After injecting heroin for more than 20 years, Teal McDonald found a reprieve in in buprenorphine, a drug prescribed by a doctor to kill her craving for opioids.
“I actually went back to work and got a job at a dealership selling cars,” said McDonald, who also tried methadone during years of struggles to stay drug-free. “It was a good time of stability for me after being on the street and having a lot of challenges.”
Like many heroin users, McDonald’s path to addiction started in the doctor’s office — she developed a taste for opioids after being prescribed pain pills as a pre-teen. Indeed, some 80% of users say they took prescription opioids before ever trying heroin.
But while any doctor can prescribe potentially addictive opiates, only 2,500 in Texas can prescribe buprenorphine.
That’s because the Drug Enforcement Agency requires medical professionals to obtain a waiver before they can offer the drug. Doctors must complete eight hours of training before they can apply for one, while physician assistants and nurse practitioners need 24 hours of training.
Dr. Jennifer Sharpe Potter, a UT Health San Antonio professor of psychiatry, said that training can be difficult for busy professionals to fit in, and it’s not always accessible in rural communities hit hard by the opioid epidemic.
Potter worries the good intentions behind the waiver — it’s meant to give doctors a better understanding of addiction treatment — are standing in the way of dealing with a health crisis. Texas recorded 1,458 overdose deaths in 2017, more than any previous year on record.
“Given the current situation with overdoses where they are, the waiver is a significant barrier,” Potter said. “Requiring that many hours of training to prescribe one kind of medication is excessive. It’s crazy.”
To that end, Potter started a program called Get Waivered TX, which takes the training to medical professionals around the state. So far, 450 medical professionals have completed its workshops in 36 Texas communities — including places as remote as Uvalde and Alpine.
Potter has seen the difference buprenorphine can make to people battling opioid use disorder, or OUD. The treatment allows patients to more easily stay in long-term recovery because it can be administered by a physician on an outpatient basis.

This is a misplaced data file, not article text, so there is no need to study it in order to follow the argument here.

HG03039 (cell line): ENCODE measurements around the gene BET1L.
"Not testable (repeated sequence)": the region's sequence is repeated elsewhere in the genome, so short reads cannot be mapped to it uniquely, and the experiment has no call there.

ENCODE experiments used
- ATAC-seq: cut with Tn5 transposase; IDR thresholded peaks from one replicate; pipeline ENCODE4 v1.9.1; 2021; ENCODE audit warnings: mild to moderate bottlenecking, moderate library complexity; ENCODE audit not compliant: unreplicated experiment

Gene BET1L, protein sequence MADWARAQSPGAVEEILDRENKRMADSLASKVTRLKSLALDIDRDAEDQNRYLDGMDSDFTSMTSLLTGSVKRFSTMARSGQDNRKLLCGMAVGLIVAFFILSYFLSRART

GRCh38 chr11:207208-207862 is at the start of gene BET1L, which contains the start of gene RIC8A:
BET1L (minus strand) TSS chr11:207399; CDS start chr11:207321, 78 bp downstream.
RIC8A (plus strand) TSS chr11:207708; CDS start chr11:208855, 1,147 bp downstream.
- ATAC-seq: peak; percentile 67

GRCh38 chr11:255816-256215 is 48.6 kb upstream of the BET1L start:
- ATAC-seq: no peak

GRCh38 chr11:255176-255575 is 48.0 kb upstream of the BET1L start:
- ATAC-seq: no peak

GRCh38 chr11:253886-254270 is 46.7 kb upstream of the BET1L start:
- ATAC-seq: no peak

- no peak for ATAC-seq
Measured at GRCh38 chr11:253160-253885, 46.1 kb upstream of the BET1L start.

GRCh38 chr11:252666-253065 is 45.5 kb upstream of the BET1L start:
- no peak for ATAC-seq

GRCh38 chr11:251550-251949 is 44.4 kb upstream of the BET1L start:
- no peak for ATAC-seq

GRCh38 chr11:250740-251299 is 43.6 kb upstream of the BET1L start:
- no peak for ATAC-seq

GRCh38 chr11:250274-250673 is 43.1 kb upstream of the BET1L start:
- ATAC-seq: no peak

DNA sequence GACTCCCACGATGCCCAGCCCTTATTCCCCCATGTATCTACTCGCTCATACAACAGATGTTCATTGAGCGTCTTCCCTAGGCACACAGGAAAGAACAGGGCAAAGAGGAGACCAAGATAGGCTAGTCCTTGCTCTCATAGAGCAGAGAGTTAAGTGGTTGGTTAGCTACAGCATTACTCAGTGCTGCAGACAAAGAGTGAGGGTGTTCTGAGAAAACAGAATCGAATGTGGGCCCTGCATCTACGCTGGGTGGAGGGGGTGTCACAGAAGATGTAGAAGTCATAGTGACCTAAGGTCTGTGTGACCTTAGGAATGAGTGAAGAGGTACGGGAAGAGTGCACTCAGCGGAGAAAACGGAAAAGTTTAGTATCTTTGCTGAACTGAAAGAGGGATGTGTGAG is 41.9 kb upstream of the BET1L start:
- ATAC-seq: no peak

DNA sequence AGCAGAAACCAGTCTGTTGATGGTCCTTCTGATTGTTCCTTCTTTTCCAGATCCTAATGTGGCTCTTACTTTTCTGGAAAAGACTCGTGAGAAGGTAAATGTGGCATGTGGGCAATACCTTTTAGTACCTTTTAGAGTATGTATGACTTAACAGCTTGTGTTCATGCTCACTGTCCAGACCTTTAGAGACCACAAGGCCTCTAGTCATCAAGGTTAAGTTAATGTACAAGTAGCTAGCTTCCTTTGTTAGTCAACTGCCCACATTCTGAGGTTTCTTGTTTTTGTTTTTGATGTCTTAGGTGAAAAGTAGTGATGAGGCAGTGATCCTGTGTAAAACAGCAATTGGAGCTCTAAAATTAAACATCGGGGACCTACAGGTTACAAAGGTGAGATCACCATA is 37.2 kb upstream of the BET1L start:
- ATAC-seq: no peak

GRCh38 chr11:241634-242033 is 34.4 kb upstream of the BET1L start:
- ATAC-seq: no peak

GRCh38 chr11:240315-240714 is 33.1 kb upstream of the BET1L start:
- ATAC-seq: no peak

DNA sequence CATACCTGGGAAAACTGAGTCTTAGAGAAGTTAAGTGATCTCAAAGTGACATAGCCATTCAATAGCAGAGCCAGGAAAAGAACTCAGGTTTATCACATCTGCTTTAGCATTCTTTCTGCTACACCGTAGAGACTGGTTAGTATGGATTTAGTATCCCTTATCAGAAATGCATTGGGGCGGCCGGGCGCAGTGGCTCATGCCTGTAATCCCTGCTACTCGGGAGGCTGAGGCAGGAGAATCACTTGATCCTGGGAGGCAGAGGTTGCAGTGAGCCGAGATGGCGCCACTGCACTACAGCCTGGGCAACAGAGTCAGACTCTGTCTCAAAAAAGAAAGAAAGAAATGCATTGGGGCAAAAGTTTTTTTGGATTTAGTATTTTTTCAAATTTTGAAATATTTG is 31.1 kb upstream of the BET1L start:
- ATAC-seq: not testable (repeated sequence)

Teal McDonald says buprenorphine helped calm her craving for opioids.
People treated with buprenorphine are 50% less likely to overdose, she points out, and half ultimately recover from their disorder.
“When people are treated with buprenorphine, their lives are transformed,” she said.
Dr. Sally Combest of Boerne obtained a waiver through Potter’s program and said she buprenorphine offers “dignity, privacy, flexibility and safety” to patients battling OUD.
“There are a lot of people who would never go to a methadone clinic,” Combest said. “For a lot of people, this may be the only way they’ll seek treatment.”
Given the high stakes of the opioid crisis, federal lawmakers are showing a willingness to rethink the waiver.
The U.S. House recently introduced the Mainstreaming Addiction Treatment Act, which would strike down the training requirement. A similar bill has been introduced in the Senate. What’s more, 39 state attorneys general have signed onto a letter supporting those measures, although Texas Attorney General Ken Paxton was not among them.
“Burdensome federal rules make it harder for our medical professionals to prescribe addiction treatment medications — harder, in fact, than to prescribe the powerful opioids that got our community into this crisis,” said Lloyd Doggett, a San Antonio Democrat who signed on to sponsor of the House bill.
Doggett commended UT Health’s Potter and others for clearing the way for more medical professionals to obtain waivers.
Even so, “our local champions cannot fight this alone,” he said. “We need to tear down federal, bureaucratic barriers to treating substance use disorder, while ensuring that those who benefit from opioid medication still have access.”
McDonald, the recovering heroin user, said she hopes the restrictions can be lifted. While she ultimately cleaned up without the use of buprenorphine, she sees it as a lifesaver for others.
“It’s frustrating that it still has restrictions,” she said. “Especially knowing people are dying out there.”
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